King Saul could have been called the King of Excuses. From the time Samuel told Saul he would be king, almost until his death, Saul had an excuse for just about everything. He couldn’t be king because he was from the smallest clan in the smallest tribe. He sacrificed when he wasn’t supposed to because Samuel was taking too long to get there. He didn’t kill animals he was told by God to kill because he was saving them for sacrifices. And on and on. Saul had excuses for why he couldn’t do what God wanted him to do and excuses for why he disobeyed God.
Excuses are one of Satan’s best weapons. From Adam until today, we seem to think excuses will either get us out of doing something we don’t want to do or keep us from getting punished when we do something wrong. Reading the Bible though, gives us a picture of a God who is not fond of excuses (to put it mildly).
God makes it pretty clear. When He has something He wants us to do, His expectation is that we will do it. He doesn’t want to hear our excuses. We have free choice, but choosing to walk away from a task God has given you is probably not the best choice you can make. God also frowns on disobedience of His commands. There is no excuse for our sins that will negate them. Our only hope is to ask for God’s forgiveness.
Maybe that was why David, for all of his faults, was considered a man after God’s own heart. King David made a couple of mistakes in particular that resulted in the deaths of more than 70,000 people (combining two separate instances). The first time, David had to be made aware of his sin and the second time he figured it out after he had sinned without prodding. Yet both times, David refused to make excuses. He took full responsibility and even asked God to make him suffer the entire consequence instead of others. Yes, he still had to suffer some pretty serious consequences on earth, but God forgave Him and let it be known David was a man after God’s own heart.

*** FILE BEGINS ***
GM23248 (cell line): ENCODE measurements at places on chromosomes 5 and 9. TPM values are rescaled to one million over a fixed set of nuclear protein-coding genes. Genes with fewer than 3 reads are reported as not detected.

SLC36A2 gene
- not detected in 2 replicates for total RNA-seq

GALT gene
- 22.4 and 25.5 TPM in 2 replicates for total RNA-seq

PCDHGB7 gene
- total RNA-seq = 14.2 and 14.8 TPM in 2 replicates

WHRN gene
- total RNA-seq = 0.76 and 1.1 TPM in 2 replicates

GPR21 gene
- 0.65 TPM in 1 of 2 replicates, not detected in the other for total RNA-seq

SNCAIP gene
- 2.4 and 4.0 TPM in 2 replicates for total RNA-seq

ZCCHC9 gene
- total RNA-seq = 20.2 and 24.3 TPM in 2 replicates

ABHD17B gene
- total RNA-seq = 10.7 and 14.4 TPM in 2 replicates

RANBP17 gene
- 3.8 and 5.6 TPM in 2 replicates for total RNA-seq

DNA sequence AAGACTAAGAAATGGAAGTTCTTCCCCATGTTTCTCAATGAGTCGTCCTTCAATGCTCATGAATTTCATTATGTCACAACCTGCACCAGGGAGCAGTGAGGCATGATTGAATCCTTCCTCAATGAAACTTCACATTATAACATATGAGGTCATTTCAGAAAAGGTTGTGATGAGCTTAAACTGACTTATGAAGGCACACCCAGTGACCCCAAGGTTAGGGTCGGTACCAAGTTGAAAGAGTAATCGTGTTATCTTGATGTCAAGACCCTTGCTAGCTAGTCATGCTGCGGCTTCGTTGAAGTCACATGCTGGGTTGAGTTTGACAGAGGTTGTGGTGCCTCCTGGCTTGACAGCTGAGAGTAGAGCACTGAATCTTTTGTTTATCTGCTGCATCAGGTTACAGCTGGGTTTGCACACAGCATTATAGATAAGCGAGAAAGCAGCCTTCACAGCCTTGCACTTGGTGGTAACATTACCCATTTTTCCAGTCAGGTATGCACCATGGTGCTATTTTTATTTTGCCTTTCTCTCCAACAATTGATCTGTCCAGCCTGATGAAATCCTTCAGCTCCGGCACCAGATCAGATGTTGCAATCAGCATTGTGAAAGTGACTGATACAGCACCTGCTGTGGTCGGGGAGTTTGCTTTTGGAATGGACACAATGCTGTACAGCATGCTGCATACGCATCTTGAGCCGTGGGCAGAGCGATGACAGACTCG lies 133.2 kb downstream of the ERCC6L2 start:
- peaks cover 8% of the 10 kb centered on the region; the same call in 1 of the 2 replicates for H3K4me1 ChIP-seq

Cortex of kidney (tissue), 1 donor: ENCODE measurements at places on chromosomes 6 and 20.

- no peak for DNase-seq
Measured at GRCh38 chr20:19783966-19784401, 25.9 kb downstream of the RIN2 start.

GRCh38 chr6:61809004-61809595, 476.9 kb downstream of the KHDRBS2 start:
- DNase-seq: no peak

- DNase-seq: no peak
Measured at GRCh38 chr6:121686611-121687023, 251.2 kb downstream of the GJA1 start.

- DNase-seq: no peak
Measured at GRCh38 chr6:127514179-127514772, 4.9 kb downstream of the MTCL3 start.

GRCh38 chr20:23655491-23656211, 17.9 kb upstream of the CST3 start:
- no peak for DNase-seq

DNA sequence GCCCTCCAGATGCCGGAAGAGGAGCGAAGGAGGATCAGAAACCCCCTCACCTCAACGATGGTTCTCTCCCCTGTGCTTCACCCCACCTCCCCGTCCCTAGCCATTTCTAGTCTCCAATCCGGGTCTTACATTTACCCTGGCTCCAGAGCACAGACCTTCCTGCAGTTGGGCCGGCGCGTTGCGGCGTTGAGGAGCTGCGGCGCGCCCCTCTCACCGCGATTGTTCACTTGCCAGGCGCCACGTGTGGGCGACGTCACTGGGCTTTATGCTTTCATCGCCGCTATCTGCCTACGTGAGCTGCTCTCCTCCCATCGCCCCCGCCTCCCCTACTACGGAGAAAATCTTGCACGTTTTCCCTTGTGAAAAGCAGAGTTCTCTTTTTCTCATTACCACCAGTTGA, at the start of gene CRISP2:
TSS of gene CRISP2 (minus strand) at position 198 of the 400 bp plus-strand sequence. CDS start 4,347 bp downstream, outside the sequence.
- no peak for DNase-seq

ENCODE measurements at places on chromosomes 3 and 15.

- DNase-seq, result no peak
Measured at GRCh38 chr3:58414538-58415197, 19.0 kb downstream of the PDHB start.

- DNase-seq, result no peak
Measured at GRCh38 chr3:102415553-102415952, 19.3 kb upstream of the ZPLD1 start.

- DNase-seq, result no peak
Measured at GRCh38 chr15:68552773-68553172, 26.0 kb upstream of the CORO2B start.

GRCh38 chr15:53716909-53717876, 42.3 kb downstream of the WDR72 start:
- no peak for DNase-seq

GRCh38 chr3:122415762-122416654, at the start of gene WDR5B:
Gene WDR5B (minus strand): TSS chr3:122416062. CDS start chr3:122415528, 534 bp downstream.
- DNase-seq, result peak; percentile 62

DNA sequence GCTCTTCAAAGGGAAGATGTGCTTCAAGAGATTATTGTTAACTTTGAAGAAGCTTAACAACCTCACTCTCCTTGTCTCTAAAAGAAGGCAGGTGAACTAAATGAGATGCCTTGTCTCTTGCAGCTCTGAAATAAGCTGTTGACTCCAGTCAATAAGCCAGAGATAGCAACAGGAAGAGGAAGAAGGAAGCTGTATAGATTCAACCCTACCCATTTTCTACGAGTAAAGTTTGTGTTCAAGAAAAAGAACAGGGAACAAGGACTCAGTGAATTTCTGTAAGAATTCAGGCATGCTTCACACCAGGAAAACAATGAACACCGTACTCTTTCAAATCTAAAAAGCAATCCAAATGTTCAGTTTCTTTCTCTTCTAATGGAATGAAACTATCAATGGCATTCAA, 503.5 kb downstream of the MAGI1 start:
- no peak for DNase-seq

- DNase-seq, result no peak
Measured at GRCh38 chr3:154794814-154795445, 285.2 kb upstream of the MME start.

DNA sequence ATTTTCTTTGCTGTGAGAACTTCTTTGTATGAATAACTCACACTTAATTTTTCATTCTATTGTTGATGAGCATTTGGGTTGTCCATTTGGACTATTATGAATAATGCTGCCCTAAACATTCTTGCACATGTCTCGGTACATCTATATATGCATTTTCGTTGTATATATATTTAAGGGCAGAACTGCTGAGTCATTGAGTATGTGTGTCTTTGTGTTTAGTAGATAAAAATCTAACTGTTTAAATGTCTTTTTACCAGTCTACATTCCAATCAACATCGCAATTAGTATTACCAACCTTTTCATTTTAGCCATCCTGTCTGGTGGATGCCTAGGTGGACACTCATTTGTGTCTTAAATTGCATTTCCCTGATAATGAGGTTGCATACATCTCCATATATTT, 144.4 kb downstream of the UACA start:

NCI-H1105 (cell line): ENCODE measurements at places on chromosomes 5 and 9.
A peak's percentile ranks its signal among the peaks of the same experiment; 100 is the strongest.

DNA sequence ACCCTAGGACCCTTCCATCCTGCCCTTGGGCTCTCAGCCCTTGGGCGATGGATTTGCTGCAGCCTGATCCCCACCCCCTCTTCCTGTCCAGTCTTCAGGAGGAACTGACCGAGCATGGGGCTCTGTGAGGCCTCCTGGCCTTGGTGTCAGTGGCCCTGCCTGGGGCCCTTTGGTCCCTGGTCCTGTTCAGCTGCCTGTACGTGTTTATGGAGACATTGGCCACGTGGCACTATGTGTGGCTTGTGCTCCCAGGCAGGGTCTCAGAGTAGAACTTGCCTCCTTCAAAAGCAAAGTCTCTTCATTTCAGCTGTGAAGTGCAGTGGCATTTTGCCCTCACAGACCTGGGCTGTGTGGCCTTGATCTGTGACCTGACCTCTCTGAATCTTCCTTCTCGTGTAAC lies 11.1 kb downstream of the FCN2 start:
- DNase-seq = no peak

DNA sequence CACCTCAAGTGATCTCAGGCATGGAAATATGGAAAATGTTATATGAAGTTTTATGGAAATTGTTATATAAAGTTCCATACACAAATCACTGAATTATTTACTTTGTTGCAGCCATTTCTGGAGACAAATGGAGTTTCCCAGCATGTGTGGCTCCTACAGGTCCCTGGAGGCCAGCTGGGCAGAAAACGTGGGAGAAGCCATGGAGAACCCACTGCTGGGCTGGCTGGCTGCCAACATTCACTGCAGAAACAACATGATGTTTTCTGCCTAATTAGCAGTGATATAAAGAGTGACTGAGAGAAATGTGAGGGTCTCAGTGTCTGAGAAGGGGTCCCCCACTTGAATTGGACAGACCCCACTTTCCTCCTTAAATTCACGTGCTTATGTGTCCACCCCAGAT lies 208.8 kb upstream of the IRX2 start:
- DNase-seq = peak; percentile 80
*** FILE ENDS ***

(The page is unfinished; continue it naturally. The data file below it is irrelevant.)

One of the most important concepts we can teach our children is the concept of “no excuses”. Ultimately, we all will be accountable for our choices. We have the free will to study God’s Words and make godly choices or reject them and make ungodly choices.
We can be forgiven of our sins as Christians when we repent. But guess what? True repentance doesn’t allow for excuses! To repent means taking full responsibility for your poor choice. It means not only are you asking for God’s forgiveness, but you are promising God you are trying to turn away from that sin and not indulge in it any more. It is not a time to give God all of the reasons why everything and everyone else made us sin. It didn’t work for Adam and Eve and it isn’t going to work for us or our children.
This week I challenge you to an experiment. Give every family member a roll of change. Place an excuse jar in the middle of the kitchen table. During the week any time a family member (including parents) gives an excuse for something, they have to place a coin from their roll into the excuse jar. At the end of the week, the money in the jar is donated to charity. If anyone has any money left, they can spend it in any way they choose.
Let me know what happens during the week in a comment below. Did you find your family made more excuses than you realized? Were the parents worse than the kids? Were more excuses to get out of work or to get out of trouble? Perhaps the most important question is how can you break this dangerous habit for you and your children?
As you become more aware of excuses, consider how many excuses you give God in your head. Excuses why you don’t spend more time dedicating your children to God. Excuses why you don’t have the energy to spend time training your children to be more godly. Excuses why you don’t know your child’s heart well enough to help mold it towards God. Excuses why things are more important to you than God or your family. Maybe if we ban excuses from our vocabulary, we may just find we have a closer relationship with our children and with God.